As the DIY movement has flourished in the early 21st century, it has extended its reach far into academia. With the advent of desktop publishing, scholars have been utilizing these technologies to create content that in previous eras would have been unthinkable. Publishing, the life support system of the academy, has also in recent years been subsumed into the “Maker Revolution.” Clemson University Professor of English David Blakesley was among some of the early adopters of using technology to create an academic press. He and PhD student Brian Gaines recently “sat down” virtually and had a discussion about the rise of independent academic presses and their implications.
Brian Gaines: On Parlor Press’s “About” page, you state, “[i]t was founded in 2002 to address the need for an alternative scholarly, academic press attentive to emergent ideas and forms while maintaining the highest possible standards of quality, credibility, and integrity. The Press’s primary goal is to publish outstanding writing in a variety of subjects. Because the Press is unencumbered by the bureaucratic machinery of older publishing entities, the stress can be more on excellence and innovation than on marketability or pedigree.” Can you elaborate on any specific events happening in academic publishing during this time that led to you founding Parlor Press?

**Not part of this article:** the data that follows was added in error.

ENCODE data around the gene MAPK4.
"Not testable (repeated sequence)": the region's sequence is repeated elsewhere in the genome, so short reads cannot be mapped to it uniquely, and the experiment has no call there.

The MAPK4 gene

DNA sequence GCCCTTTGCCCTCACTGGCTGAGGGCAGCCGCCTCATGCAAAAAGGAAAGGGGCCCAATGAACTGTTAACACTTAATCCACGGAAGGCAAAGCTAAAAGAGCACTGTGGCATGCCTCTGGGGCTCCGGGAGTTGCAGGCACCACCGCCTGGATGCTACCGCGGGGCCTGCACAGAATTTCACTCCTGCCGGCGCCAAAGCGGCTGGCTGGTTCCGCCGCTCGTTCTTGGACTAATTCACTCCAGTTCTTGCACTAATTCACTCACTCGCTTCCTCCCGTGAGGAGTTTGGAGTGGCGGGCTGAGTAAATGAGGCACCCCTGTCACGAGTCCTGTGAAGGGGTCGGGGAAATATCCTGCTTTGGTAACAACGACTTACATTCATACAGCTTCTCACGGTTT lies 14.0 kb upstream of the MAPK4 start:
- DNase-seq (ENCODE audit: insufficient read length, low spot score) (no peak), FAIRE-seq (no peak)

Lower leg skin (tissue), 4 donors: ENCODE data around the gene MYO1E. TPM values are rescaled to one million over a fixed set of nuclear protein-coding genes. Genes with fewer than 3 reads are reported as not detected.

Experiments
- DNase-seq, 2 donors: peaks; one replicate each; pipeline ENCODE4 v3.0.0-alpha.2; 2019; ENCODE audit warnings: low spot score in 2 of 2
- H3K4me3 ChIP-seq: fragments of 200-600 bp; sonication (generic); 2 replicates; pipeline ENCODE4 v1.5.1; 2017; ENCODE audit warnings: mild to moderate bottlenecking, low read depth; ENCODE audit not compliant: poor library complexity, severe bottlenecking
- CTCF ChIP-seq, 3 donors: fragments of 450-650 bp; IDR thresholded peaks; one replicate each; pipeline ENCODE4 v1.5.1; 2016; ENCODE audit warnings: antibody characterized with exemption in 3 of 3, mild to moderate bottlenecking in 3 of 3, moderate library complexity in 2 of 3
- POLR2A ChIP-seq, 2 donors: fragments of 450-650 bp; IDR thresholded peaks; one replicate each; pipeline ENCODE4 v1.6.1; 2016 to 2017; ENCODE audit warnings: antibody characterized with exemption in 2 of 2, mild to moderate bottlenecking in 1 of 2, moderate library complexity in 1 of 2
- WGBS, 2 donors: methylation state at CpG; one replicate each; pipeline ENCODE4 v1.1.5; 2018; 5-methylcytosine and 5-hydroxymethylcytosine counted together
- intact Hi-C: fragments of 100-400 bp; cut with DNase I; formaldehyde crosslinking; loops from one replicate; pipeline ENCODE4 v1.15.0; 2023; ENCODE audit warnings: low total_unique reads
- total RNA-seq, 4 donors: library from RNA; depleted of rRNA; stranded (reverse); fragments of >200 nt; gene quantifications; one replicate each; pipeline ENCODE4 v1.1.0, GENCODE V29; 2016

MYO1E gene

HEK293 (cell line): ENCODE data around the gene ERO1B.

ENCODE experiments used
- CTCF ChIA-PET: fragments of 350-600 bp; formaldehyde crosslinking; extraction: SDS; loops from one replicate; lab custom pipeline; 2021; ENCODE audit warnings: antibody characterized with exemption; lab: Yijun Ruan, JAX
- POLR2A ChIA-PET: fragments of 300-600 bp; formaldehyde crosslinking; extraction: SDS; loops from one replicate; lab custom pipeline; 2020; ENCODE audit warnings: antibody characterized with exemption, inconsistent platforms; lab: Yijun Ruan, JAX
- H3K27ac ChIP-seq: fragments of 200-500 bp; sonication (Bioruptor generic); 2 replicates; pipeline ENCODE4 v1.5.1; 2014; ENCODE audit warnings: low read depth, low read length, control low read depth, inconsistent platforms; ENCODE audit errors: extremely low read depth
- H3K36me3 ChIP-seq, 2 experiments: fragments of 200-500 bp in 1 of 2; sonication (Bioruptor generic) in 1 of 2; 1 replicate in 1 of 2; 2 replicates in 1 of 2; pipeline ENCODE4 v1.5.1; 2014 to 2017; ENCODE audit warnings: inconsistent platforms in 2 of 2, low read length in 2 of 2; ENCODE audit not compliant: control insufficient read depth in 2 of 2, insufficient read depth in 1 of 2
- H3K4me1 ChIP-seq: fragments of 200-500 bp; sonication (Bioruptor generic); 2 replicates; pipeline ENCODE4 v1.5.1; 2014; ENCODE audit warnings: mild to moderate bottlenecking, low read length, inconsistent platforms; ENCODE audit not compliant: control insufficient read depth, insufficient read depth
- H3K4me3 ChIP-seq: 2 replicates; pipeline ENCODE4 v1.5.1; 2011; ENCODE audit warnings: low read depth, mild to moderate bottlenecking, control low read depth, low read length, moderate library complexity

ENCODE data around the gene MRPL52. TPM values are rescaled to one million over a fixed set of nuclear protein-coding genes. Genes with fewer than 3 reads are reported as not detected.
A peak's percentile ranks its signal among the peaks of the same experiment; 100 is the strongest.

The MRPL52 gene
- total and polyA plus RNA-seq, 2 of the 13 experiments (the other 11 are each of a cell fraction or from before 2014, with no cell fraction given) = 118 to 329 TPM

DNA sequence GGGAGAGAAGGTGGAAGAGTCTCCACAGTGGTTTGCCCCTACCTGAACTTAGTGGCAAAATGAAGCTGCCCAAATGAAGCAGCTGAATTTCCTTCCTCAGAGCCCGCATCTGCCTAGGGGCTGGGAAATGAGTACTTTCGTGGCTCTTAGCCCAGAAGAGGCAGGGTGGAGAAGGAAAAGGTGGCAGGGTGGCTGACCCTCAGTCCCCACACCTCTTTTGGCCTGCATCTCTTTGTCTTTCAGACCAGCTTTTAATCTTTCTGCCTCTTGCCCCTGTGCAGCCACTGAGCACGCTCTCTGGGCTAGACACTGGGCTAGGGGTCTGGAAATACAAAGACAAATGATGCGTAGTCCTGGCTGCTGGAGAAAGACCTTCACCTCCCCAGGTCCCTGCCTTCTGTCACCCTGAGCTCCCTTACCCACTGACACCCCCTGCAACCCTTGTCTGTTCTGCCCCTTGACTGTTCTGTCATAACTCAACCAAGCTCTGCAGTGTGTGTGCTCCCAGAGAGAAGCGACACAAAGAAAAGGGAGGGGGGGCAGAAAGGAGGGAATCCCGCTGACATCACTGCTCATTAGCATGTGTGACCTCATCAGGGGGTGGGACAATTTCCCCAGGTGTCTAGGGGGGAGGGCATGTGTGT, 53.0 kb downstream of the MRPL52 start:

David Blakesley: The events that led to Parlor Press was a convergence of forces and coincidences, not unlike the emergent order that develops from complex systems. The economic stress was palpable across the scholarly publishing industry (also trade publishing). On the technology side, the “democratization of production” made DIY production technically and economically feasible. Digital printing technologies started a new kind of industrial revolution where manufacturing was also democratized.